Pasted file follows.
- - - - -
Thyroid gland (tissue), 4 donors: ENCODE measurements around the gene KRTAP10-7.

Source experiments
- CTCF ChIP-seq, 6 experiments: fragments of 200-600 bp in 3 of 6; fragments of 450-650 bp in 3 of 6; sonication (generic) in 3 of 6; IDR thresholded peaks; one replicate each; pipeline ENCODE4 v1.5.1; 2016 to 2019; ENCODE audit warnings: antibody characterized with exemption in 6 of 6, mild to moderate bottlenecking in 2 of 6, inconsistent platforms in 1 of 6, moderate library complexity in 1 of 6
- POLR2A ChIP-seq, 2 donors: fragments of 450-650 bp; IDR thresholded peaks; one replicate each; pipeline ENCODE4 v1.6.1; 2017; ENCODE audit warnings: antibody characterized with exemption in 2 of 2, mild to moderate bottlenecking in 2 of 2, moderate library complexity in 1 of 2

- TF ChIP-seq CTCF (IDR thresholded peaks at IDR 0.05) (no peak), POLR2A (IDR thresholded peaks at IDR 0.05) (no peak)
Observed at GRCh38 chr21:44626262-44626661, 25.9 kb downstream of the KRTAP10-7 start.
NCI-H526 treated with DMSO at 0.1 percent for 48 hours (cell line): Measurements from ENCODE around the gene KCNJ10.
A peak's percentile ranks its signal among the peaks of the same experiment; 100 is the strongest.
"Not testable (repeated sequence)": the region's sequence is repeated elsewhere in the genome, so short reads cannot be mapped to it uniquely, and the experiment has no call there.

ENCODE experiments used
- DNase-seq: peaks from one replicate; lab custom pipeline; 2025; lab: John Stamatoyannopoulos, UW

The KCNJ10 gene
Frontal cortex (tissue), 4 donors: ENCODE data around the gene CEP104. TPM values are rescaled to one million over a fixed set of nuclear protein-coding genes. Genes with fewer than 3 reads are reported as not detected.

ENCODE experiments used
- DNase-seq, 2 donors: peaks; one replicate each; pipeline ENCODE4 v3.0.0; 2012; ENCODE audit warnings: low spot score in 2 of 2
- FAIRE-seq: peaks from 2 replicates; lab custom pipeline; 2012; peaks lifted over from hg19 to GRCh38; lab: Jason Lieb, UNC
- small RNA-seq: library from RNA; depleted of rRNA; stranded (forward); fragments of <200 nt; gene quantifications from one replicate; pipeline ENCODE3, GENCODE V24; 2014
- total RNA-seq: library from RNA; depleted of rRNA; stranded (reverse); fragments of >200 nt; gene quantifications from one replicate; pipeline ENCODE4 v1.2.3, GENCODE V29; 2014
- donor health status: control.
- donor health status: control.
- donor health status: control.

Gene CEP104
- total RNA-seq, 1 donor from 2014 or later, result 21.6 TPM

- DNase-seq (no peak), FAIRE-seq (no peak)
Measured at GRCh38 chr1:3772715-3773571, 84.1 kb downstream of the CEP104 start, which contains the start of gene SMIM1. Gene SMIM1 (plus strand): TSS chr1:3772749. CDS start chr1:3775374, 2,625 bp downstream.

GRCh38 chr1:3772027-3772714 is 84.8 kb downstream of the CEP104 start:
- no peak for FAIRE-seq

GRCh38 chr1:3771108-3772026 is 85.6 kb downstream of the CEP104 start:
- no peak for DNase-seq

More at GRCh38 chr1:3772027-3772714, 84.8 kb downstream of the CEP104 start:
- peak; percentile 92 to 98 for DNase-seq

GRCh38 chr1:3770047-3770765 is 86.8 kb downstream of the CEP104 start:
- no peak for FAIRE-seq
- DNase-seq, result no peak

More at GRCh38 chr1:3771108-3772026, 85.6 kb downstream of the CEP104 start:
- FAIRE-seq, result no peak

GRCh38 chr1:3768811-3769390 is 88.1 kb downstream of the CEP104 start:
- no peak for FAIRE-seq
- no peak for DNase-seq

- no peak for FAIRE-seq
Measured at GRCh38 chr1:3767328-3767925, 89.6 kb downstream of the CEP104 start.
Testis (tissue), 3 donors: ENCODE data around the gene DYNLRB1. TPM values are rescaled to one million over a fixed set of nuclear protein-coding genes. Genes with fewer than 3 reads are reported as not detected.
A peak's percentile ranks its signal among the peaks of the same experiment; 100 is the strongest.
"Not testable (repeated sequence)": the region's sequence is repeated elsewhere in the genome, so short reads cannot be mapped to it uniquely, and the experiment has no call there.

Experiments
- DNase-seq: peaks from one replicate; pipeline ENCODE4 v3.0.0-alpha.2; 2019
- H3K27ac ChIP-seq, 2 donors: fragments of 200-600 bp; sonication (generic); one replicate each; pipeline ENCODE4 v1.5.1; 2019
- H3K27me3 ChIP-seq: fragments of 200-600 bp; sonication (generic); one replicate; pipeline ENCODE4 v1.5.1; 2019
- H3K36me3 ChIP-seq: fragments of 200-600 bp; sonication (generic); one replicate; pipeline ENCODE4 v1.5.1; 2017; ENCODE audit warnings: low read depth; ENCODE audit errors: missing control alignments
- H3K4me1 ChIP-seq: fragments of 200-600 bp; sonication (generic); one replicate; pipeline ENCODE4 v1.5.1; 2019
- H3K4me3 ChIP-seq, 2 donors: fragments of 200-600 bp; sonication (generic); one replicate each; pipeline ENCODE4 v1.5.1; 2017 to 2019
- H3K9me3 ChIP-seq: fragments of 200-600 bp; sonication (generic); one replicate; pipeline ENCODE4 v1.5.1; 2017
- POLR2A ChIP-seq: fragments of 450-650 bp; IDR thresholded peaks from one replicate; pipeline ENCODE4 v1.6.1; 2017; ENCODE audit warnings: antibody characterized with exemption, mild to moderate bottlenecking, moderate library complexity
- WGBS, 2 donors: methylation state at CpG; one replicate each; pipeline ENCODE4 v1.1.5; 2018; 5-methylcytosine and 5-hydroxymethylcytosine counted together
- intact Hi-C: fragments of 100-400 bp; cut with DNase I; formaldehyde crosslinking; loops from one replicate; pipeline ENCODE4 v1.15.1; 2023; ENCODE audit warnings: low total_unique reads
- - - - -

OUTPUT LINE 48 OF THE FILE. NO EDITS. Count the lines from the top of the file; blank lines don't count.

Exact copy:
- H3K27me3 ChIP-seq: fragments of 200-600 bp; sonication (generic); one replicate; pipeline ENCODE4 v1.5.1; 2019